Economic growth in the UAE is expected to touch 4 per cent next year on recovering oil prices, gradually rising trade with Iran and the push provided by Expo 2020, according to a new report.
Real GDP growth is expected to go between 4 to 5 per cent a year between 2017 and 2020, according to a report from the business intelligence service Meed released yesterday. It is estimating this year’s GDP growth rate at 3.1 per cent.
That is a more optimistic outlook than other forecasters have been providing.
The IMF’s growth forecast is for 2.5 per cent next year, and 2.3 per cent this year.
Last month the World Bank cut the country’s growth forecast for this year to 2 per cent because of low oil prices and cuts in government spending. Last year the UAE economy grew at an estimated 3.4 per cent, it said.
The uncertainty of oil prices had evoked a conservative response from the government, but the outlook for oil is much more confident now, said Richard Thompson, the Meed editorial director, referring to its estimate.
“In Dubai, Metro and road projects besides airport, retail and real estate, and renewables and power projects would drive growth,” he said. “In Abu Dhabi, downstream manufacturing and tourism projects on Saadiyat and Yas Islands would be the growth drivers.”
The Meed outlook is based on an average price of US$50 a barrel of oil exported from the UAE next year, compared to $37 a barrel this year. It forecasts the oil price to rise by 10 per cent a year until 2020. The report expects the UAE to produce an average of 2.8 million barrels a day this year, and grow by 1.5 per cent a year until 2020 to keep up with demand.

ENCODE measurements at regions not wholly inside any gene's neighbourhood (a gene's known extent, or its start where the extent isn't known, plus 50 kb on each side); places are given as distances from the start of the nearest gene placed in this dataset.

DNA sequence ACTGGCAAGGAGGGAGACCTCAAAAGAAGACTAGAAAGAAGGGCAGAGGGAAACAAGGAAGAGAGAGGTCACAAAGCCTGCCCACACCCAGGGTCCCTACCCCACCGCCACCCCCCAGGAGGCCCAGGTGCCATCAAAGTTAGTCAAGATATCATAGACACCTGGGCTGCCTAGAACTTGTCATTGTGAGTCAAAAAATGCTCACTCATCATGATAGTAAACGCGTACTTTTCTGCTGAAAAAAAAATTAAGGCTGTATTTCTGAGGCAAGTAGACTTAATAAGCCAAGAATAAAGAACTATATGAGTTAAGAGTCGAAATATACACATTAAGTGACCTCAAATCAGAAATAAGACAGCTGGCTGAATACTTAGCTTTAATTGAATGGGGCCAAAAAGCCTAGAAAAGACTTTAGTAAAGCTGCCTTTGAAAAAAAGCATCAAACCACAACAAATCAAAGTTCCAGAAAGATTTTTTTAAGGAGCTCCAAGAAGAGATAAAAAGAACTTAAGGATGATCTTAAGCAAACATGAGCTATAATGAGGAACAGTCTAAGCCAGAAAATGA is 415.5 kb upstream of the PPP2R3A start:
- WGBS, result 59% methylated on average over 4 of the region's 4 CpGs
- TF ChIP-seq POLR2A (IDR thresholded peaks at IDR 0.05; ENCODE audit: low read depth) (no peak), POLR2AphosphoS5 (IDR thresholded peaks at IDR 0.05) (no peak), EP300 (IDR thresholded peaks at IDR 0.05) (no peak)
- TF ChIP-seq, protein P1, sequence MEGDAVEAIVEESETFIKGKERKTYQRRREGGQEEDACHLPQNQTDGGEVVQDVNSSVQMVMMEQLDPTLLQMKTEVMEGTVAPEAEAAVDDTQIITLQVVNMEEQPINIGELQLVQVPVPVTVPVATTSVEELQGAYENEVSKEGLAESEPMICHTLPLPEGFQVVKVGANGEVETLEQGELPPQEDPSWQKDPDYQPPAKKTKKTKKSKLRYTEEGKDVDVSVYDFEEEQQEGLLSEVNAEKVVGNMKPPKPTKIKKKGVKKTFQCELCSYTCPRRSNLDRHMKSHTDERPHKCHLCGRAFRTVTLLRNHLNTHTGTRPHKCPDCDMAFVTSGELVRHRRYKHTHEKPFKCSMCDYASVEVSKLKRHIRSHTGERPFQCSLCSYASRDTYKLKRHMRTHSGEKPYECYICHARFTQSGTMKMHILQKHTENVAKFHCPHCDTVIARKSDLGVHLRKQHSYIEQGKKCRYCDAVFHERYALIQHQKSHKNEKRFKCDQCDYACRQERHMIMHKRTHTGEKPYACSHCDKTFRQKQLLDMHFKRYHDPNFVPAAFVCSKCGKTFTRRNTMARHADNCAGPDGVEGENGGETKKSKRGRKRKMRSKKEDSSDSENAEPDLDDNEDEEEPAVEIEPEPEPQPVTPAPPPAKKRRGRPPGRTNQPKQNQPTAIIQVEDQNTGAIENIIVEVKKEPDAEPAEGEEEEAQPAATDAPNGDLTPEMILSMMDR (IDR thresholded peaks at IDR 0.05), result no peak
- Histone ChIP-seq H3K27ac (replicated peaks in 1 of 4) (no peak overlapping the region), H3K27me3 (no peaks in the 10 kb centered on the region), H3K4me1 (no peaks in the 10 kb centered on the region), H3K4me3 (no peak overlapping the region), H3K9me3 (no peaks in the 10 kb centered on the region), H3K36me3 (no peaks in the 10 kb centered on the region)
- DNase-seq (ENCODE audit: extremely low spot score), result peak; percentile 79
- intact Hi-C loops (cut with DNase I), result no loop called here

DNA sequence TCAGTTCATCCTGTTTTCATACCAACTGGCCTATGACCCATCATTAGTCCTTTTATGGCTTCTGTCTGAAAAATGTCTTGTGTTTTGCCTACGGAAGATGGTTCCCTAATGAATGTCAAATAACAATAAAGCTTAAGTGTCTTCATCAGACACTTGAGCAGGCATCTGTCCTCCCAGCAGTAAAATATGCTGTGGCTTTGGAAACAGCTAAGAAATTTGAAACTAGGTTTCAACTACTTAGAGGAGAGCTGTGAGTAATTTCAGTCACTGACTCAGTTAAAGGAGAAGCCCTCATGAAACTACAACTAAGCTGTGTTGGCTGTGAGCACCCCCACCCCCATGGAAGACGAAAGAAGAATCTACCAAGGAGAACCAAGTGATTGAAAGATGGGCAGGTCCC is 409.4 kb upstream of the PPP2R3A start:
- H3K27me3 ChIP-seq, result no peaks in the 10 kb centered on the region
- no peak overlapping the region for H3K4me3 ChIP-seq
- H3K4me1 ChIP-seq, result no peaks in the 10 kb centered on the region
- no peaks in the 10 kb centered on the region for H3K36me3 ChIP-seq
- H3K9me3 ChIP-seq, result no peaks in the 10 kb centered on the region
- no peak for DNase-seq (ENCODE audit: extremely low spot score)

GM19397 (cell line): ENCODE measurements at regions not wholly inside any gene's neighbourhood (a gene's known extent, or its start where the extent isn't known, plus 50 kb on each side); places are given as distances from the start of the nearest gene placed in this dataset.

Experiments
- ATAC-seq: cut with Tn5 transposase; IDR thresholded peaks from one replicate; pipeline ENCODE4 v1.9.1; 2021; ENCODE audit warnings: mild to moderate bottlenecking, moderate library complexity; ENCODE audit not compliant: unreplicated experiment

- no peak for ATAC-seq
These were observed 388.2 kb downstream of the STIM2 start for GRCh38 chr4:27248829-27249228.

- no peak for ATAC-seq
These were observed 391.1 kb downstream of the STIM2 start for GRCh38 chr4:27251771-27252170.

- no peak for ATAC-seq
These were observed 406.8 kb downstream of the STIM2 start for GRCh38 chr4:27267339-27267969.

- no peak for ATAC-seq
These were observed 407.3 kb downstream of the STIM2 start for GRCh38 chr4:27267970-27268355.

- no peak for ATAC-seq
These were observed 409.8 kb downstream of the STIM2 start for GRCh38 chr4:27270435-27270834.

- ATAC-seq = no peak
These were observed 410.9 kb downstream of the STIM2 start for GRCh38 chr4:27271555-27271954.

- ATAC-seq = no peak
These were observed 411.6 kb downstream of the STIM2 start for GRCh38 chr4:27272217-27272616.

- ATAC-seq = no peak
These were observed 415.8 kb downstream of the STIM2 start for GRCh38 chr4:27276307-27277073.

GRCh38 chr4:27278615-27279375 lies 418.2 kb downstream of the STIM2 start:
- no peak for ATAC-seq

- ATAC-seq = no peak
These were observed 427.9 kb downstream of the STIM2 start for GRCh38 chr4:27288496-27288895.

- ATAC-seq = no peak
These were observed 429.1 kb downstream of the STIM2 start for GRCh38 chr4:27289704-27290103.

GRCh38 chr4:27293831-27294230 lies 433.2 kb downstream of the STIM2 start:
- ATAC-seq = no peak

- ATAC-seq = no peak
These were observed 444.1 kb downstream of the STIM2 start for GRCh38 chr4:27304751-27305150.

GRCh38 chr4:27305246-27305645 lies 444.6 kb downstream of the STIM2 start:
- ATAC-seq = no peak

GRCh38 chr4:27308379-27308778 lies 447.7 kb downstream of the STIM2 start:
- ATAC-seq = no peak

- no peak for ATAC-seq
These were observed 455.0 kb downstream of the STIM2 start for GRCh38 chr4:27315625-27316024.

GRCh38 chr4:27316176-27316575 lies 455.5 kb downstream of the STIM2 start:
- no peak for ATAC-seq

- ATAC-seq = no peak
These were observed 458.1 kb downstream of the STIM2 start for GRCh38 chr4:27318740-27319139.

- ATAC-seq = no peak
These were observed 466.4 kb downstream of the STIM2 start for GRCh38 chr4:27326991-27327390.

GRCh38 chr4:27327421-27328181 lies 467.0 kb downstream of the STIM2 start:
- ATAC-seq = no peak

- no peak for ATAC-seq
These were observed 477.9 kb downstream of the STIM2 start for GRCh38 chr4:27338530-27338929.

Brent crude closed at $42.46 a barrel last week.
“The main risk associated with the forecast made in this report is a failure of the projected oil price increases to materialise,” the Meed report said.
Other agencies have also affirmed their confidence in the UAE economy this month.
The UAE is expected to export US$54.5 billion worth of oil, oil products and gas this year, a figure estimated to touch $64.8 billion next year, according to IMF this month.
Last Wednesday the credit rating agency Fitch affirmed long-and short-term issuer default ratings of 11 UAE banks based on strong ability of the government to support them.
“Abu Dhabi, and by extension the UAE, is one of the largest economies in the GCC, with solid growth prospects supported by significant government spending on infrastructure projects and an expanding non-oil private sector, particularly in Dubai,” it said.
Fitch this month assigned the UAE a AA credit rating with stable outlook.
A project pipeline of about $629 billion in the UAE that is yet to come onstream as of the middle of the year is also expected to boost the economy, according to the Meed report. The figure would be more than double of the worth of projects under way after the first half of the year, which was plagued by cutbacks in government spending, at $155bn.
A total of about $37bn worth of projects is expected to be awarded in the UAE this year, flat from last year, according to Meed. Of that amount, contracts worth $22.6bn have already been awarded during the first six months, mainly in the real estate, transport and power sectors in Dubai worth about $16bn.
While the lifting of the Iran sanctions holds a promise of an increase in trade with the UAE, sanctions from the United States still remain in place on more than 260 Iranian entities, including banks and oil tankers, that provide a trade barrier.
“But Iran is going to continue increasing its oil output, it will become more open, and soon we expect to see upstream oilfield development contracts awarded to the international oil companies,” Mr Thompson said. “Over the long term it is going to make a significant difference to the regional economy, and the UAE will benefit hugely.”
Follow The National’s Business section on Twitter